Ask for the Holy Spirit
by Rev. Oetjen
Reprinted with permission of "The Arlington Catholic Herald"
To Sunday Gospel Reflections Index
John wrote to show that Christ was
the Messiah, the Divine Son of God.
On the evening of that first day of the week, when the doors were locked, where the disciples were, for fear of the Jews, Jesus came and stood in their midst and said to them, "Peace be with you." When he had said this, he showed them his hands and his side. The disciples rejoiced when they saw the Lord. Jesus said to them again, "Peace be with you. As the Father has sent me, so I send you." And when he had said this, he breathed on them and said to them, "Receive the Holy Spirit. Whose sins you forgive are forgiven them, and whose sins you retain are retained."
The risen Lord spent 40 days with his disciples before he ascended into heaven. But eventually the time came for him to go. On this year's observance of the solemnity of the Ascension, we hear from the Gospel of Luke, which records Jesus' last instructions to the disciples before he ascended: "And behold I am sending the promise of my Father upon you; but stay in the city until you are clothed with power from on high." They are not to leave the city of Jerusalem. At least not yet. Their instructions are to stay and wait. The reason for this post-Ascension waiting is that Jesus is going to send the "promise of his Father," that is, the Holy Spirit, upon them. The reason for this waiting, then, tells us something about why Jesus had to ascend in the first place. Jesus explained elsewhere, "It is to your advantage that I go away, for if I do not go away, the counselor will not come to you; but if I go, I will send him to you" (Jn 16:7). Jesus wanted to ascend to the right hand of the Father before sending the spirit because this shows that both the Father and son, together as one, send the Holy Spirit. This in fact teaches us something about the inner life of the blessed Trinity. The way that the divine persons of the Son and Spirit are sent into the world mirrors the way they eternally proceed from the Father.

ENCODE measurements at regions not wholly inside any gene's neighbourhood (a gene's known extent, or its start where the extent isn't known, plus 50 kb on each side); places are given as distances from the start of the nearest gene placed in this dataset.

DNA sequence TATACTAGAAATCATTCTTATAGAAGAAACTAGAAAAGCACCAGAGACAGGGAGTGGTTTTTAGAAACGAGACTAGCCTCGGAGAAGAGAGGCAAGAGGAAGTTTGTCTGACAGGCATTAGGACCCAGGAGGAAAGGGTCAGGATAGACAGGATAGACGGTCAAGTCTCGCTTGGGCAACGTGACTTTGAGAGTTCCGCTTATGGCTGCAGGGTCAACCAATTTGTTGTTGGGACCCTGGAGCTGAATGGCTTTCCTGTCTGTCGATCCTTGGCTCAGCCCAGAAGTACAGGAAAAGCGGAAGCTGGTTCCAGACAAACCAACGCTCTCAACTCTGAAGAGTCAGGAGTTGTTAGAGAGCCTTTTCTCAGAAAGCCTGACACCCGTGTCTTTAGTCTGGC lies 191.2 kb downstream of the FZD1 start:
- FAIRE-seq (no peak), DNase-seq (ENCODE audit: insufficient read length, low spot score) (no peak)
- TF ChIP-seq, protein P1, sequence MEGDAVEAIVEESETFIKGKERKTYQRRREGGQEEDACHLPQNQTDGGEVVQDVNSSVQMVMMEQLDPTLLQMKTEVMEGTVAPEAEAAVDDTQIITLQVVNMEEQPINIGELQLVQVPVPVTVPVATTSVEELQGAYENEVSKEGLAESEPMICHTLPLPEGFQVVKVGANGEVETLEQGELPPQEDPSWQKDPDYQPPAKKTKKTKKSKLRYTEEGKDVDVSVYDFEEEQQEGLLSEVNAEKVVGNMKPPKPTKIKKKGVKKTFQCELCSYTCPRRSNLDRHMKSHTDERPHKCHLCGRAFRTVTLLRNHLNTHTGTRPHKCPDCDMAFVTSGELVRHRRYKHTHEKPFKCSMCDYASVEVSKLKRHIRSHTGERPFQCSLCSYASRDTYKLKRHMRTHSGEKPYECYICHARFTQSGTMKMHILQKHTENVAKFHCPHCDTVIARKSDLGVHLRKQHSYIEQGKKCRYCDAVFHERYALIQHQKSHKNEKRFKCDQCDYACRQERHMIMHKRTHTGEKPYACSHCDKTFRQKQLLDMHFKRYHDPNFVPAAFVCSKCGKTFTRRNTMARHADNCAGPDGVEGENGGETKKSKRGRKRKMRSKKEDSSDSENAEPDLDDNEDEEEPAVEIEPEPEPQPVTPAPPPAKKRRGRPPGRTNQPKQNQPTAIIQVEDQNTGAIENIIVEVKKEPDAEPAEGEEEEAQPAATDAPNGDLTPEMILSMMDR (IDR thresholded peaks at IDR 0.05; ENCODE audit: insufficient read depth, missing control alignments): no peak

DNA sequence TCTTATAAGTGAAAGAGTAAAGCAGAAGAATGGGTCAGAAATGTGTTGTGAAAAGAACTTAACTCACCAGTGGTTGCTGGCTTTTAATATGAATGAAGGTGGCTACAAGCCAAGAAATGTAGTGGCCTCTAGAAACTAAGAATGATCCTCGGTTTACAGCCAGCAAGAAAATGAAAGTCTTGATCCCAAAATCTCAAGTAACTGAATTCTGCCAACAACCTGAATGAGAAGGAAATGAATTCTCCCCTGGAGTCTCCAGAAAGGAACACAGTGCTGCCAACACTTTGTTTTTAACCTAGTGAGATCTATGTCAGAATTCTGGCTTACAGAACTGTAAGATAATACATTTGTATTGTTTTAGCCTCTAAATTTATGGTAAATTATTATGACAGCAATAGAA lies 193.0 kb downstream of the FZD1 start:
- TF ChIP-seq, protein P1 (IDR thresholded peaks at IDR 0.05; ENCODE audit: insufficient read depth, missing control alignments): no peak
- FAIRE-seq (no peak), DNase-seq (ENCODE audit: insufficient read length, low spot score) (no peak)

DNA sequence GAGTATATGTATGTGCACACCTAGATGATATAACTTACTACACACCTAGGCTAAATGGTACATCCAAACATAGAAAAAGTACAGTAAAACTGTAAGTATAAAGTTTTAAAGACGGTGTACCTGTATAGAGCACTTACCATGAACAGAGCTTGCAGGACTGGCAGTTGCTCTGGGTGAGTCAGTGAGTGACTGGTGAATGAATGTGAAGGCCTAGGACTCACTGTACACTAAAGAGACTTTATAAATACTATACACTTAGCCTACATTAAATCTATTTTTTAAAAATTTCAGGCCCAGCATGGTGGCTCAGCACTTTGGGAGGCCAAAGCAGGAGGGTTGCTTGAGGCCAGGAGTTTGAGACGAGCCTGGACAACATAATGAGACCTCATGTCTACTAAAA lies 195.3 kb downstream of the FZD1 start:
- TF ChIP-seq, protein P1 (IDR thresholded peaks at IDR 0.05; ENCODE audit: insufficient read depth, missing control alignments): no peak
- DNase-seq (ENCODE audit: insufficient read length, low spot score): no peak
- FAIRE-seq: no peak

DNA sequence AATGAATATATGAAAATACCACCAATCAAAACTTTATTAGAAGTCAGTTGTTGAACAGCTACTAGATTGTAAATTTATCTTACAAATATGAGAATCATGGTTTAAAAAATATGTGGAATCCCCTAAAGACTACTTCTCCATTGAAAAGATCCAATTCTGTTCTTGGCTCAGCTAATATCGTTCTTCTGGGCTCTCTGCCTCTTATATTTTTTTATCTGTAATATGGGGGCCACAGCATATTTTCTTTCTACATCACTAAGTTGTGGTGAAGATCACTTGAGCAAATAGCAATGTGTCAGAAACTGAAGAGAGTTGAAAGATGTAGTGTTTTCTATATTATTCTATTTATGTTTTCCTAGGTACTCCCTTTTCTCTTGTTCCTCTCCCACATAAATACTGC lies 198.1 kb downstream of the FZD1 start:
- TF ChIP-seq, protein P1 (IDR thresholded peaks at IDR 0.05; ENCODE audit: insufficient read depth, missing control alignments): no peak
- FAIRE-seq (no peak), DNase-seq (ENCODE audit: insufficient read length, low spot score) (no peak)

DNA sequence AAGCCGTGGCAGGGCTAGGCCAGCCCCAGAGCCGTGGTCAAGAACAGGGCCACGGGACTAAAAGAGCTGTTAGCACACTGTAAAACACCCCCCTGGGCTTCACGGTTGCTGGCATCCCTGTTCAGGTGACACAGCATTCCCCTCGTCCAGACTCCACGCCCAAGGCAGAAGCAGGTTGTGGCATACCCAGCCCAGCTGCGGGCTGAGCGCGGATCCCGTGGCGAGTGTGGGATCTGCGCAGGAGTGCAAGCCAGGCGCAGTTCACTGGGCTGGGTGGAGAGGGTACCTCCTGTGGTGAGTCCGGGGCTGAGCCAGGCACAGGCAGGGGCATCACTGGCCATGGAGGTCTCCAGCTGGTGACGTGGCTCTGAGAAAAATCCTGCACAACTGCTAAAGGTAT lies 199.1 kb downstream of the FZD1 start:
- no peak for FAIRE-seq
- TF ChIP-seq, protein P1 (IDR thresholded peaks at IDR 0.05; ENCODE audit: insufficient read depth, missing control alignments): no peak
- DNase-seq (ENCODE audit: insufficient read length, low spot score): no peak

Just as the Son is begotten eternally by the Father, so also the Father sends the Son into the world in time. And just as the Holy Spirit proceeds eternally from the Father and the son, so also the Father and the Son together as one send the Holy Spirit into the world in time. St. Thomas Aquinas noticed that this is what the book of Revelation shows when it speaks of the Holy Spirit as the "river of the water of life, flowing from the throne of God and of the Lamb" (Rev 22.1). St. Thomas also noticed that this is why sometimes Jesus says that he himself will send the Spirit, and sometimes he says that his Father will send the Spirit. But whenever he speaks about the Father sending the Spirit, he does no do so without also mentioning himself (for example, in Jn 14:26: "the Holy Spirit, whom the Father will send in my name"). And whenever he speaks of himself sending the Spirit, he does not do so without also mentioning the Father (for example, in Jn 15:26: whom I will send to you from the Father"). This is because both the Father and Son, together as one, send the Holy Spirit. And this is why Jesus first ascends into heaven before he sends the Spirit. He wanted even his risen humanity to be at the right hand of the Father when the Spirit was sent. One good thing you can do during this time of post-Ascension waiting is to read Chapters 14-16 of St. John's Gospel. There is much to meditate on in those chapters about the Holy Spirit whom we await. Let Jesus' words increase your heart's longing for a new outpouring of the Holy Spirit this Pentecost. And the other good thing to do during this time of waiting is to pray for the Holy Spirit. Pray for a deepening of the gifts of the Holy Spirit. When Jesus taught us about perseverance in prayer, he taught us that we should most fundamentally be asking for the Holy Spirit. "Ask, and it will be given you; seek, and you will find; knock, and it will be opened to you . . . If you then, who are evil, know how to give good gifts to your children, how much more will the heavenly Father give the Holy Spirit to those who ask him!" (Lk 11:9, 13). You can pray the novena to the Holy Spirit. The text of the novena can be found easily online or in many prayer books. During this time of post-Ascension waiting, we join together with Mary and the apostles as they did for that first novena, and together with the whole church as we ask for a great outpouring of the Holy Spirit this Pentecost.